“What has been missing in all the analysis is that we’re not listening to what North Korea says,” said Michael Breen, the author of a book about the two Koreas and a biography of Kim Jong-il, the North Korean leader. “Because of the blustering language the North Koreans always use, you tend to dismiss it.
“But if the North was holding live-fire exercises five miles offshore from South Korea, it wouldn’t just be business as usual. These waters, they consider theirs. What’s the point, anyway, of doing these live-fire drills so close to North Korea?”
The point of the live-fire drills, of course, might be to defend the island against just such an attack as took place – but this isn’t the kind of logic “analysts” indulge in. Anyway, a South Korean Defense Ministry official “acknowledged Tuesday night that the South had fired artillery close to North Korea,” and all that acknowledging probably adds up to a guilty verdict.
McDonald fairly sputters over news that, in a gesture of support, the US will be sending an aircraft carrier group to South Korea. Yet another “analyst” gets trotted out to do the NYT’s vicarious opinionating:
Mr. Breen called it “foolishness.”
“The whole idea is just to give them the bird,” he said.
North Korea scholars in Seoul said the arrival of the aircraft carrier, as a potent symbol of gunboat diplomacy, would likely bolster the hardliners inside the North Korean regime.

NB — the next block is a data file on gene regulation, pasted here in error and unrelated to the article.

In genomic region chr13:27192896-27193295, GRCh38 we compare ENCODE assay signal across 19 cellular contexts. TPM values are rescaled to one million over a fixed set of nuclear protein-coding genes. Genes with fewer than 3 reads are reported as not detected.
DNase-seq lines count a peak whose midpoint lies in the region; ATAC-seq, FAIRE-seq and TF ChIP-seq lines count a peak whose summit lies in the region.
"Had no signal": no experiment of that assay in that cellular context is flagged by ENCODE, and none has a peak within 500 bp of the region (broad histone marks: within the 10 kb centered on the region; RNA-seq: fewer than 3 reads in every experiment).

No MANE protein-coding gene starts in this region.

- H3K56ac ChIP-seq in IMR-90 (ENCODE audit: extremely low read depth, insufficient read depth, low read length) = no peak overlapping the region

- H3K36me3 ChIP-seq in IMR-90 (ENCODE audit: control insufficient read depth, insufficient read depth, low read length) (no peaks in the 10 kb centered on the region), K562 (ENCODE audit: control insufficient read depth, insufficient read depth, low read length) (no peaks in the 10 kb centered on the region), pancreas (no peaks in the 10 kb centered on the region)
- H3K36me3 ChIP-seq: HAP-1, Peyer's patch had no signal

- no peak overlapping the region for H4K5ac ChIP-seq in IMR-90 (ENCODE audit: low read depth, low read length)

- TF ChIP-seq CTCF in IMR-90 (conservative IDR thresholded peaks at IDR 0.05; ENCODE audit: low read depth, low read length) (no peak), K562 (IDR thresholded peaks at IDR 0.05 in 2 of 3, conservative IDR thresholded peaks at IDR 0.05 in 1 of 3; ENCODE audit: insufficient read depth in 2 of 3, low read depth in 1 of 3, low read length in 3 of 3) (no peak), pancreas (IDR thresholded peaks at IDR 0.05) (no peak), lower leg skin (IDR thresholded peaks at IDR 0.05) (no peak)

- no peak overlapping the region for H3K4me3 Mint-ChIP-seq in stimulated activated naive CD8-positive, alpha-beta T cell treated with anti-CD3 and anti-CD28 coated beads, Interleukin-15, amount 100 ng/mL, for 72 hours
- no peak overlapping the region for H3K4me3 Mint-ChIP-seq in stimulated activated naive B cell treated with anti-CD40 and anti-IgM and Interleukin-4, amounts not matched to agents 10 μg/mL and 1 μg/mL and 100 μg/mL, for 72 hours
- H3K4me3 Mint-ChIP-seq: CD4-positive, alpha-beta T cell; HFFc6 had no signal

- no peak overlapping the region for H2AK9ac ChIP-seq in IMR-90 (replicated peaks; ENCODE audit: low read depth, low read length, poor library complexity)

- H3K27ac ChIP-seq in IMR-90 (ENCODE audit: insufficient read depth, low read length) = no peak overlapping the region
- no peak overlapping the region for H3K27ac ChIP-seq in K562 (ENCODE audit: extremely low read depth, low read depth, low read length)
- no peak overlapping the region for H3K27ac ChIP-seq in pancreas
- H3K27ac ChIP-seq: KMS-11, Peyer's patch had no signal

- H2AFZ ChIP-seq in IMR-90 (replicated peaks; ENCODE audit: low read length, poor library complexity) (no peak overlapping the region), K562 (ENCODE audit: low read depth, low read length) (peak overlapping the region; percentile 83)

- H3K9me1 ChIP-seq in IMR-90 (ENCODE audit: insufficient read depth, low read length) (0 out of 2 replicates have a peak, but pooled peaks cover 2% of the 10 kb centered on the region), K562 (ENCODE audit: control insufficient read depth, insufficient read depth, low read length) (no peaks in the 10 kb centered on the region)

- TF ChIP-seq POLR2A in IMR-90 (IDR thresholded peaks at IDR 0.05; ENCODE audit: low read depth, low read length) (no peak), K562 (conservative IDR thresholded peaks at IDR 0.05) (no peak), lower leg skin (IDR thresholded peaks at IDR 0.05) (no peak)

“These guys want aircraft carriers,” Mr. Delury said. “This is exactly the response they want.”
Beyond boilerplate statements by the US military, no contrary voice is heard anywhere in the report.
Nor is consideration given to the difference in character of the two governments, North and South. One is a brutal and aggressive despotism, the other a democracy lately inclined to appeasement: no matter. The only discussion of character McDonald engages in is a vigorous defense of Kim Jong Il’s.
“He’s not a foolish man at all,” Mr. Breen said. “He’s not crazy, not at all. He’s not nuts. That’s a very shallow analysis.
“If he was here on a conference call with us, he’d say, “Look, if there’s a war, my country will be finished within a week. I know that. I’m not trying to start a war, I just don’t like enemy states holding live-fire exercises within stone-throwing distance of my coast.”
So there we have it. The US is foolish for giving North Korea the middle finger. Kim Jong Il, however, is not foolish – he’s a reasonable guy, concerned about those live-fire drills. Killing four people and destroying a fishing village is just his personal communications style, the Dear Leader equivalent of a conference call.
A Manichean vision seems to inspire the NYT approach: self-loathing and self-abuse on one side, generosity if not admiration for moral monsters on the other. Those who recall the work of Walter Duranty while “covering” Stalin’s purges will understand that the vision long ago conquered the soul of the newspaper, and like a cognitive affliction controls the facts its staff can process and regurgitate.
Print all the news which fit the mold.